LittleBigPlanet

New level, online features, and making faces.

Soft-spoken Media Molecule co-founder Alex Evans is showing off LittleBigPlanet to a roomful of press, and we're stood behind him blowing raspberries and wailing. Obviously. He doesn't seem to mind. Five minutes in, he asked if anyone wanted to play along, and inexplicably we were the only people to put our hands up (both of them, while hopping up and down). So now we're cycling the Sackboy emotes with the d-pad and using the DualShock 3 tilt function to angle our puppet avatar's head so he's watching his dad.

But before we continue, LittleBigPlanet has a problem at shows like E3: nobody goes away and explains it properly, even though devs like Evans always frontload the key pitch. It's a quasi-2D platform game with physics, and you can play it with a mixture of local and online friends, but all the levels in the game were built with the game, which doubles up as a creation and sharing package. We're at E3 to check out the Create and Share bits today, with an emphasis on PlayStation Network features.

So we're dancing around the pod screen, which serves as an interactive home and level hub, while Evans explains how things work. We jump Sackboy - a little game character stitched out of sackcloth, obviously - onto a PS3 pad that sits in the middle of the pod, and stare up at the little big planet visible outside the window beyond. It's an access point for content - levels on the Blu-ray and downloadables - and as we stare the game receives levels from the online cloud. They're beta tester efforts with their own names, details and stats (how many times they've been favourited, completed, etc) and at 20-30KB they take no time to download.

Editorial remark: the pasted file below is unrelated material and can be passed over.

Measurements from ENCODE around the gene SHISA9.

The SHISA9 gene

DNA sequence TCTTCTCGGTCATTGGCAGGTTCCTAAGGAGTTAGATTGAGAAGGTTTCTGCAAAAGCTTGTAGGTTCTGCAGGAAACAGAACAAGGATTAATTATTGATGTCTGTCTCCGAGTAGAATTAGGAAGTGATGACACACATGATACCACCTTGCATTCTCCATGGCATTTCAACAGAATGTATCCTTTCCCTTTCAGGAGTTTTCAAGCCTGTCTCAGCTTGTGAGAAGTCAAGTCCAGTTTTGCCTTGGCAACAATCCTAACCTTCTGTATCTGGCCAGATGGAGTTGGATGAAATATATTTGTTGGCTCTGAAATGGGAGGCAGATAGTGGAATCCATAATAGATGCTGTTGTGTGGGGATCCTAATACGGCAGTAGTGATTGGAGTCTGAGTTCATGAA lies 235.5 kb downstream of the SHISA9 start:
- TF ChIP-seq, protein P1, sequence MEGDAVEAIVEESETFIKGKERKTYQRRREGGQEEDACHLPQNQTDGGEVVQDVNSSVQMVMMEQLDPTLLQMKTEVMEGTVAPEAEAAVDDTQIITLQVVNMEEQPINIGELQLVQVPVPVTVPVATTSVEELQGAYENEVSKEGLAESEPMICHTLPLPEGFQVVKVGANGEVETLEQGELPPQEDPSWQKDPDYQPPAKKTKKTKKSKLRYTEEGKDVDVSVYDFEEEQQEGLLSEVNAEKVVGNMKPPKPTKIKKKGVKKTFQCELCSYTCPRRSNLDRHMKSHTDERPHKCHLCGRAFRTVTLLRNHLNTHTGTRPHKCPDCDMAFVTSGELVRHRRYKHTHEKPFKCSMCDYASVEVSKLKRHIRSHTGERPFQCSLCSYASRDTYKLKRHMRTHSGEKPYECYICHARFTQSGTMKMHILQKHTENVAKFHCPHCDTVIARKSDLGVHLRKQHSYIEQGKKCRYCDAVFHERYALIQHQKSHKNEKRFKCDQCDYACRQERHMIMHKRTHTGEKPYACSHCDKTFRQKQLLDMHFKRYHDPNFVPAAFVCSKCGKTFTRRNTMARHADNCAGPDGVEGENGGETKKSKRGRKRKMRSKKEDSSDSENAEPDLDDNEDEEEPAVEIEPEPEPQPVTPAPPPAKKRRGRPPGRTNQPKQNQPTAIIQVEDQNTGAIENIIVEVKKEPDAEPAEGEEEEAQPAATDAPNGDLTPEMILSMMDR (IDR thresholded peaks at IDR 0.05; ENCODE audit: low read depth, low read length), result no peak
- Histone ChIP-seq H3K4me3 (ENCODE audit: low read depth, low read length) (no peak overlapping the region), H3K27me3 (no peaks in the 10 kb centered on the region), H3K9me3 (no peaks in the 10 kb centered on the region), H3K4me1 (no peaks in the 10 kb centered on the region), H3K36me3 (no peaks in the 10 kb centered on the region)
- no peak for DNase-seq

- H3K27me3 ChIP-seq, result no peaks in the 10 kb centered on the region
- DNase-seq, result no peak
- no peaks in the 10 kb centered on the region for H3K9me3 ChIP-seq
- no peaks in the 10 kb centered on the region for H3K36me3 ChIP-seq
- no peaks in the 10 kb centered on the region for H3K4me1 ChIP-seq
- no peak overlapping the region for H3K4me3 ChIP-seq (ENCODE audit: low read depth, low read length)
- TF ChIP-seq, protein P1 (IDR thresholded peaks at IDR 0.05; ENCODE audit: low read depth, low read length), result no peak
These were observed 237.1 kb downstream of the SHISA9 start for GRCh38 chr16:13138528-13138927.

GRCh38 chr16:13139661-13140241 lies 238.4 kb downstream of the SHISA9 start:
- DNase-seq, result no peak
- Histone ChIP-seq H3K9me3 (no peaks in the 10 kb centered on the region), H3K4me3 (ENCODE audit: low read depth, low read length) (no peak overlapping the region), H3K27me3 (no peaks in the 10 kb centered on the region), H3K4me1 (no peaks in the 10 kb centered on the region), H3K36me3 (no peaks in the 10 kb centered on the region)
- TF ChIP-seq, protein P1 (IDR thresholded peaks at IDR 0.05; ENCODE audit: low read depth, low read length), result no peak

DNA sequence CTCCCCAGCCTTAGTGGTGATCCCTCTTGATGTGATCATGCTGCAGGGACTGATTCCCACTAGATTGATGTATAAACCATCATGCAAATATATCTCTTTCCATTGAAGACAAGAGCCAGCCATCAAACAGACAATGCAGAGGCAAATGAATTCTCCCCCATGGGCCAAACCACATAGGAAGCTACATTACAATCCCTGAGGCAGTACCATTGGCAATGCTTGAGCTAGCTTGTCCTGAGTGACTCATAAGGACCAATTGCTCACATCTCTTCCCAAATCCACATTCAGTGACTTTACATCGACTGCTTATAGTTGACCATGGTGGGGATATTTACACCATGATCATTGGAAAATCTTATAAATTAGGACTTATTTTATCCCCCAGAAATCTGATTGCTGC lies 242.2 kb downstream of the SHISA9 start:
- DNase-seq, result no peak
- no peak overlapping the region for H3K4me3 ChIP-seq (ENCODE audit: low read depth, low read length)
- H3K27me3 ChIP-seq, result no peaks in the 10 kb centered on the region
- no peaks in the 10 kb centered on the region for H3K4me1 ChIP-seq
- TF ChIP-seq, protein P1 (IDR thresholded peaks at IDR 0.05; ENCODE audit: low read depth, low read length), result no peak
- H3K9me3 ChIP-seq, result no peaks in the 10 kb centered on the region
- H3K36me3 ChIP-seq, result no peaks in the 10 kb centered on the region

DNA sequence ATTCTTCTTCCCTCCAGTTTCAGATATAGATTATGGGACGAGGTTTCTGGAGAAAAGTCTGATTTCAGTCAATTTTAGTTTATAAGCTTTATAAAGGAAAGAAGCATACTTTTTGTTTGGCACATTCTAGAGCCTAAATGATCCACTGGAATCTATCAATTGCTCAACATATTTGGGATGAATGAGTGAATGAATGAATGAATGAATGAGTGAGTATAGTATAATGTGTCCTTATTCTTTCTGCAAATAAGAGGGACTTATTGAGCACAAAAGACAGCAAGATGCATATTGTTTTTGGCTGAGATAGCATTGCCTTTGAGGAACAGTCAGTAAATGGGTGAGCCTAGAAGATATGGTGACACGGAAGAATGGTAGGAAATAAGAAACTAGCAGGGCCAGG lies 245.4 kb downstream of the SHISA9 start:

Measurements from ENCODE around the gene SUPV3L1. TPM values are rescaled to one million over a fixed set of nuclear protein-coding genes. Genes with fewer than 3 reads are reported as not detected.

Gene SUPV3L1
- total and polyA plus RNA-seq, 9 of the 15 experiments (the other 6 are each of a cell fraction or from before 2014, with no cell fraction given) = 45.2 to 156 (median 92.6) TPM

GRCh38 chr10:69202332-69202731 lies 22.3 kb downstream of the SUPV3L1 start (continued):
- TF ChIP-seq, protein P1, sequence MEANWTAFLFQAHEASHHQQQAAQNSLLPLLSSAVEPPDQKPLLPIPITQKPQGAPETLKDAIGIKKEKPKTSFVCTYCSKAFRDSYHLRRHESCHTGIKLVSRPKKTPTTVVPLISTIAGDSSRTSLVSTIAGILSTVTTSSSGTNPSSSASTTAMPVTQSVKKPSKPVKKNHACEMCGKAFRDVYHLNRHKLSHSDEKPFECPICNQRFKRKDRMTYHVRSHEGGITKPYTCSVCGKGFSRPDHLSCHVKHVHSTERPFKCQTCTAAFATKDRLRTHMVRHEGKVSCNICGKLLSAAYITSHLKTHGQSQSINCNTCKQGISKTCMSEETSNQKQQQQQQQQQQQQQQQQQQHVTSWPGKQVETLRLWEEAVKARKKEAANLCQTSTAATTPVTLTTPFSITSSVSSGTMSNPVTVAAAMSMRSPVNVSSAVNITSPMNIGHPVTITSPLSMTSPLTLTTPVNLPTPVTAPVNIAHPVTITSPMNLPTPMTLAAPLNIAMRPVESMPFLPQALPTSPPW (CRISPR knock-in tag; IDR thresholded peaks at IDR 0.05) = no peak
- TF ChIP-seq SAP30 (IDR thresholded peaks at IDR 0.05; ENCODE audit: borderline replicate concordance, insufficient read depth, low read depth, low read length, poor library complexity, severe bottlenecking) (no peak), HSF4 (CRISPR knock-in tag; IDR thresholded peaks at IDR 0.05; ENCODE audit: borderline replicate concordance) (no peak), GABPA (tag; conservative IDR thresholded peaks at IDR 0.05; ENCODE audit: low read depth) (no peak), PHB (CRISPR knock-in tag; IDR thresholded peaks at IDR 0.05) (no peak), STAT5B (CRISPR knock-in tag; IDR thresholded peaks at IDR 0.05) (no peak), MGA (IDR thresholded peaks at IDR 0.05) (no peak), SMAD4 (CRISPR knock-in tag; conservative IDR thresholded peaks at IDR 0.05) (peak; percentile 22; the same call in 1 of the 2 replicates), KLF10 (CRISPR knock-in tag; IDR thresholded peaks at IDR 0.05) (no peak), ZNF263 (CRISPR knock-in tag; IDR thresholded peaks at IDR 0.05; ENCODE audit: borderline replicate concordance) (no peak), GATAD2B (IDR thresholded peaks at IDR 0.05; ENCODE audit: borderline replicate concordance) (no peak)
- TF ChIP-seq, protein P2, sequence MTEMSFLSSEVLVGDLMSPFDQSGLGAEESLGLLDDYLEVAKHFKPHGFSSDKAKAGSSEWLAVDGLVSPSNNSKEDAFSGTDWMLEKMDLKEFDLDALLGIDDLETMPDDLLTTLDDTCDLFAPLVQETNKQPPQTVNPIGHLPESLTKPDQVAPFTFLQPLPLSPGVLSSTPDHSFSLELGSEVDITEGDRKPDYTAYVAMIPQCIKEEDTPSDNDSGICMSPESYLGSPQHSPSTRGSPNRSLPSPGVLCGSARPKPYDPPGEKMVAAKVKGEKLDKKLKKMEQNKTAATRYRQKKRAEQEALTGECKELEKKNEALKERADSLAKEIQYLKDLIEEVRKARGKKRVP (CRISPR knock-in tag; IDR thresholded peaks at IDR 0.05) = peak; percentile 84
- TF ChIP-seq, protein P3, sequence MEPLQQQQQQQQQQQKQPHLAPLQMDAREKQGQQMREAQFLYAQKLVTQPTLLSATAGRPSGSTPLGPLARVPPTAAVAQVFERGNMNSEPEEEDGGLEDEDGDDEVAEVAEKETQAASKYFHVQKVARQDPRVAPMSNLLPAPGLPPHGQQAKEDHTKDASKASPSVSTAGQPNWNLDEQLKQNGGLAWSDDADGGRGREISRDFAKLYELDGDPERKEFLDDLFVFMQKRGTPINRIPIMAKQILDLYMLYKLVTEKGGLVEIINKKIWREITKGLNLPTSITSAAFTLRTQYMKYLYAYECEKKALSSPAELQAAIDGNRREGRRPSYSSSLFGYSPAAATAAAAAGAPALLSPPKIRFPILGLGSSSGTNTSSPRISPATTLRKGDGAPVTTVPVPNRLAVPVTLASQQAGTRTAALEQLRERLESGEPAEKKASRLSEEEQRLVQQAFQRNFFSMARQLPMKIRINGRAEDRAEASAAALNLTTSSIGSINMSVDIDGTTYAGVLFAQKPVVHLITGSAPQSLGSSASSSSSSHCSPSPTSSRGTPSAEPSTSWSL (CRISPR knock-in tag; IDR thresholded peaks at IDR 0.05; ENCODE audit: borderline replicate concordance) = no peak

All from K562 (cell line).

We jump into one, and we're shown how they're connected to the LBP online hive by stats tracked in the top-left. "We track your best friend and any of your friends who have done better than you, we show the score that they've achieved on the level," says Evans. "You have to understand that this isn't just for the levels we've published, this is the levels anyone's published. You can create a level with a score and a world ranking and the game will try and prompt you and encourage you to replay that level. We try and treat user-generated content as we would treat our own."

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You can do what you like to your pod, which is a hub for all the game's levels.

As we play, Evans explains that voice-over-IP - "headset voice-chat" in human - recently went into the game, and Sackboy (or Sackgirl, of course) will now lip-synch to your blathering or laughter. As you play, you can also snap screenshots. These, along with any levels you make, can be uploaded to the LBP nexus, and the devs have assembled RSS feeds of levels, photos and other content accessible through a unifying "Me" page, which helpfully won't load when Evans tries to boot it up on our E3 test machine. "Whoever set up this room did a cracking job."

So instead we dive back into the game in Create mode. Levels are assembled (or simply modified from existing designs if you'd rather not start with a blank canvas) using the square-button Pop-It tool, which brings up columns of items to customise your Sackboy and the world with. A bit of stick-waggling draws platforms across the screen, and a few more buttons hooks up cogs, wheels, hooks suspended in the air and glued to the walls, and so on. Sackboy can be floated around the screen and then popped into the game world at the touch of a button for playtesting.

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It all looks complex, but putting it together takes minutes and testing it takes seconds.

"When you play through the pre-made levels, you collect items to customise your character and build your own levels," says Evans, explaining where it all comes from, "so rather than just collecting points and stars you collect the items." (Although you do still collect things that go towards your score - this is a platform game after all). You can also write story text, build your own characters, and even fairly complex machinery. The level designers have managed to create basic counting machines - so, a computer - and pirate ships.

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